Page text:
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|© Michal Derela, 1998-2010||Updated: 9. 3. 2010 - modernized, improved photos|
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Ford Tf-c or Tfc, also known as Ford FT-B or "model 1920", was the first armoured car constructed in Poland. At that moment, Poland was at war with the Soviet Russia W, and the Soviet army had just launched a major offensive, closing towards Warsaw. The car was designed by engineer Tadeusz Tański_W on his own initiative in June 1920. Its armoured body, made of steel infantry trench shields, left by the Germans, was built upon a well-known Ford T chassis_W. The result was a tiny armoured car, armed with one machinegun in a rotating turret. The design was accepted by the authorities at once, on 12 June 1920, and the prototype was completed in late June, in two weeks after designing. Trials came out well, and a series was ordered. Armoured Fords were built in Gerlach & Pulst factory in Warsaw, which was also building wagons for armoured trains. A total number of 17 (or 16 - it is not clear) cars were made. A meaning of both FT-B and Tf-c designations is not clear.
Their advantages were: good speed, manoeuvrability, and, thanks to Ford T simple construction, ease of maintenance and repair. They were quite silent and their armour was sufficient against rifle balls. Due to their lightness, they could cross weak bridges and poor roads. Despite armour weight, their off-road capabilities were quite good, although they did better on roads. And, of course, they were very small target - contemporary Soviet cars, like Austin-Putilov, were almost twice as big. On the other hand, these cars were very cramped inside, and a driver had to cringe on his post, while in combat. A field of observation was also limited. Engines were tending to overheat when riding with closed radiator hatch, or off-road. Despite being strengthened, rear springs and axles were still weak because of armour weight. The advantages were predominating, however, and the design was overally successful.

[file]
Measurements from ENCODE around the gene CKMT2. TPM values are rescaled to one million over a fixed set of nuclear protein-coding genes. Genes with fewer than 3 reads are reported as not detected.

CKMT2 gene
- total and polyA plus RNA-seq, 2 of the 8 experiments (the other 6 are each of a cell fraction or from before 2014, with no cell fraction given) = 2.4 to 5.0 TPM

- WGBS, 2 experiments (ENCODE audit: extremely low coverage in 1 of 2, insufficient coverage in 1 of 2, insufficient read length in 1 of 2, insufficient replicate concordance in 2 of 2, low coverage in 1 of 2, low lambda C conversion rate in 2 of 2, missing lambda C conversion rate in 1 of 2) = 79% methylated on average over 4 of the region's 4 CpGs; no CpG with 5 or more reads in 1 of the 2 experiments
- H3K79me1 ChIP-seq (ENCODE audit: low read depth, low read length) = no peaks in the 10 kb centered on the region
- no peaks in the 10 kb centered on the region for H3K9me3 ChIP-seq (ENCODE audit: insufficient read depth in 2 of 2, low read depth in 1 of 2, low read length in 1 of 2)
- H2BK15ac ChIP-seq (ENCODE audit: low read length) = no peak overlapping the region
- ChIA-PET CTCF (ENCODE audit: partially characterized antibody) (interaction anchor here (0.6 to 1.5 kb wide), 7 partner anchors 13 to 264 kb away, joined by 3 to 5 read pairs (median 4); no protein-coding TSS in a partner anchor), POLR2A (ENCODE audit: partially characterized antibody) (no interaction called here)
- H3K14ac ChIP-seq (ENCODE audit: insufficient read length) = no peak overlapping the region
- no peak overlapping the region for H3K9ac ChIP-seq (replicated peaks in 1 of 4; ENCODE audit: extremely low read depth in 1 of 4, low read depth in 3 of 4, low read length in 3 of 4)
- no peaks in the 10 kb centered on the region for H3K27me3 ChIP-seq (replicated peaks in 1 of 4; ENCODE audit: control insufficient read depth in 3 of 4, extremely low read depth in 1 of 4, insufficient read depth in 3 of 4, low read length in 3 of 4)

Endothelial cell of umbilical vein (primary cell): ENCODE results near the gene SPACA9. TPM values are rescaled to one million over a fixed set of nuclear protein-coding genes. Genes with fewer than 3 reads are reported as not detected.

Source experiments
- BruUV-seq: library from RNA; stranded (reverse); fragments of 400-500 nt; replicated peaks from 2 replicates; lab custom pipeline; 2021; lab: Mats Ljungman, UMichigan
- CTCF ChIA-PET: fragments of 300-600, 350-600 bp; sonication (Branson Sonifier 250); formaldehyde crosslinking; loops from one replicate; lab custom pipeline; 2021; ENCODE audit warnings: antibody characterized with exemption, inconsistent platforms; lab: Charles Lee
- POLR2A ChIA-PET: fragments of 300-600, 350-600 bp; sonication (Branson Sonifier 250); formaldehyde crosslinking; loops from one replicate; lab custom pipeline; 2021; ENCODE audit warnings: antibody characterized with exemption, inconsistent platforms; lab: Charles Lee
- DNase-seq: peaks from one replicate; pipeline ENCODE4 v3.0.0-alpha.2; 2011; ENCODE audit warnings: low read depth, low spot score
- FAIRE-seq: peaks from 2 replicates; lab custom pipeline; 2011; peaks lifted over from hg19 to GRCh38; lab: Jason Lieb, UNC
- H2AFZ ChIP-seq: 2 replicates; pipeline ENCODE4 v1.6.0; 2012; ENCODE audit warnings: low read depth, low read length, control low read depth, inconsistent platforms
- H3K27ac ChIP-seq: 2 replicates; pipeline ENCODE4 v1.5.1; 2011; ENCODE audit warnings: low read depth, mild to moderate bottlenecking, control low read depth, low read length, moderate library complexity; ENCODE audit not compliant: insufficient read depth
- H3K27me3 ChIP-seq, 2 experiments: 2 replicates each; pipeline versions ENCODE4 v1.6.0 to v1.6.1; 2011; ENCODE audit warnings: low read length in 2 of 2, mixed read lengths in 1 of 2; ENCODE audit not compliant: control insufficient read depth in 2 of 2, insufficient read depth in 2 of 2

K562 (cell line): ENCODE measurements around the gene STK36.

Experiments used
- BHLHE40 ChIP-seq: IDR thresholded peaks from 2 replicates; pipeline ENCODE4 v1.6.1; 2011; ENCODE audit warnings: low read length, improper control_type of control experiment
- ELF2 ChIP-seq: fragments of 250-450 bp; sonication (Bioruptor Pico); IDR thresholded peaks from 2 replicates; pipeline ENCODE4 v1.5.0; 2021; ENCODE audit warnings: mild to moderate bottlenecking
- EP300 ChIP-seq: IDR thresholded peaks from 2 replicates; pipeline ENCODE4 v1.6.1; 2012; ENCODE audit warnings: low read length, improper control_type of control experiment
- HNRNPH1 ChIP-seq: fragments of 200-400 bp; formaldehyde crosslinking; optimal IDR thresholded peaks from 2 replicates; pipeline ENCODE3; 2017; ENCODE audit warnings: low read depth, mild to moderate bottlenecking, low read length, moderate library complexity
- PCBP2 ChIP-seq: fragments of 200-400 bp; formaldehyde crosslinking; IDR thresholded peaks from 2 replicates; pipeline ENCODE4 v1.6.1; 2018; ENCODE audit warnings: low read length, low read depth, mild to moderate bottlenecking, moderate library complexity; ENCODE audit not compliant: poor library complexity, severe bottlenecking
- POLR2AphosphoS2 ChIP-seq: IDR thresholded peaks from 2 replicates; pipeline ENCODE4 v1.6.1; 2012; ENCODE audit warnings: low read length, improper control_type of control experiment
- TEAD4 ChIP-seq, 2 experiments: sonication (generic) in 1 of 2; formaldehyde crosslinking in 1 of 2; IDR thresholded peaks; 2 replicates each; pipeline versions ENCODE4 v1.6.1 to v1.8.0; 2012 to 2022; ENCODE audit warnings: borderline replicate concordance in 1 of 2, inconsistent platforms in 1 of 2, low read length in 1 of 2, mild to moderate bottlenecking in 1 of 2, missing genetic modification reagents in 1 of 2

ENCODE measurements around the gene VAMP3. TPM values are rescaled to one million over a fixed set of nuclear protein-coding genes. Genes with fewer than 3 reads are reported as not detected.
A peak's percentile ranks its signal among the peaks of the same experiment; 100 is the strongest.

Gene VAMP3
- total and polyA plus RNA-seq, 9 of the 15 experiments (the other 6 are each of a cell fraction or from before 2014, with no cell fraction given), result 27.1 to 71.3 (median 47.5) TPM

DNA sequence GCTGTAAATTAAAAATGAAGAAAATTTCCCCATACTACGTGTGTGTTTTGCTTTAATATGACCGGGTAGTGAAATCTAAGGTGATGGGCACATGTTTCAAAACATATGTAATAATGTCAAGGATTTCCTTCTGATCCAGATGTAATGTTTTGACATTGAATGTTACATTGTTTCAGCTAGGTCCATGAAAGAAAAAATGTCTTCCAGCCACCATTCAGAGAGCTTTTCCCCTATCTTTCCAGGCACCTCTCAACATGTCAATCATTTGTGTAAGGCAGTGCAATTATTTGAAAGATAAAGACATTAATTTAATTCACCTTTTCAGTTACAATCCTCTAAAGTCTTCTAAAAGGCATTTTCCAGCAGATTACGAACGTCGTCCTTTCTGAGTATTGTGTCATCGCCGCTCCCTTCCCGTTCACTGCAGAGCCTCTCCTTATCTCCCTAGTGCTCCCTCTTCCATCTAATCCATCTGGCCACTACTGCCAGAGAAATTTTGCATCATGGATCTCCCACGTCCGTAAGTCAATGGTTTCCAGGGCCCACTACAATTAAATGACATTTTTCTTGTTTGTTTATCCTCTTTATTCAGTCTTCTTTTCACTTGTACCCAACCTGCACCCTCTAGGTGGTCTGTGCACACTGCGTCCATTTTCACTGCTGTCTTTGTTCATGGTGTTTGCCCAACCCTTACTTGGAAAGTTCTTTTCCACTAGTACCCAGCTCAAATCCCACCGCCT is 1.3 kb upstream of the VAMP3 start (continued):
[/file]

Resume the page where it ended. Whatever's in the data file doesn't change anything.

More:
In 1921, Tański proposed to build another 30 cars of improved model (with higher crew compartment and bigger rounded turret - see a drawing). This idea was rejected, because the war was over by then.
Tadeusz Tański_W (1892-1941) was later a designer of the Polish modern passenger cars CWS; he was killed in 1941 in Auschwitz concentration camp, as a Pole.
Just as the first cars were produced, they were sent to combat at once. The Soviet army was just approaching Warsaw at that time, and every piece of armour was precious. The first two FT-B's were sent to the front in the beginning of July 1920, another four joined the platoon on 4 August 1920. All were assigned to the 8th Cavalry Brigade of the 1st Army, and were operating in the area of Ostrołęka_W and Pułtusk_W towns, covering the Polish retreat and acting in reconnaissance.
|Ford FT-B with its designer Tadeusz Tański. [2,4]|
The Polish Army had 120 Renault FT-17 tanks then (and it was enough to constitute the 4th biggest armoured power in the world at that time), but they obviously didn't fit best for manoeuvre operations. The Soviet armoured forces consisted of armoured cars, mostly MG-armed ones, with few tanks only. Ironically, apart from 16 Fords, all other Polish armoured cars (more than 40) were captured on the Soviets in 1919-1920 years. During the war, contrary to the Soviets, the Polish Army used their armoured cars in several full-scale mobile operations.
The last two cars from the first production batch joined the platoon on 14 August 1920. All eight Fords formed the 1st Light Armoured Car Column - they had numbers 101-108 (the 9th armoured car of that unit was Packard armoured truck with 76 mm gun, nr. 114). The column commander was 2nd Lt. Edward Karkoz (later one of TK tankette designers), then Lt. Felicjan Dzięcielewski. The column, with the 8th Cavalry Brigade, was assigned to the 5th Army of Gen. Władysław Sikorski_W. During the next few days it was employed in combat of the Wkra river, in Płońsk_W town area (a part of a decisive operation, known as the Warsaw Battle_W, 14-16 August 1920). On 15 August, the 1st Column was sent to the rear of the Soviet armies, in Drobin_W and Dzierzążnia_W area. It acted with good results there, causing a confusion, dispersing smaller units and supplies and fighting with elements of the Soviet 18th Rifle Division. On 19 August, two cars accidently supported an attack of the Polish cavalry on Góra, ended with a success. The car nr. 105 was damaged at that time, and Lt. Karkoz was injured. After a victory in combat of the Wkra river (and most important victory in the whole Warsaw Battle), the 5th Army was disbanded in the end of August, and the 1st Column was assigned to the 3rd Army of Gen. Sikorski, which was preparing to an offensive.
|One of rare shots, showing the 1st Armoured Car Column. The first four cars are armoured Fords. |
The most brilliant operation, in which Fords took part, was the raid on Kovel (now in Ukraine) - see the whole article.
It was the action of a combined group, consisting of the 1st AC
Column and two inpromptu motorised infantry battalions of the 26th Inf. Rgt., loaded upon 54 trucks, with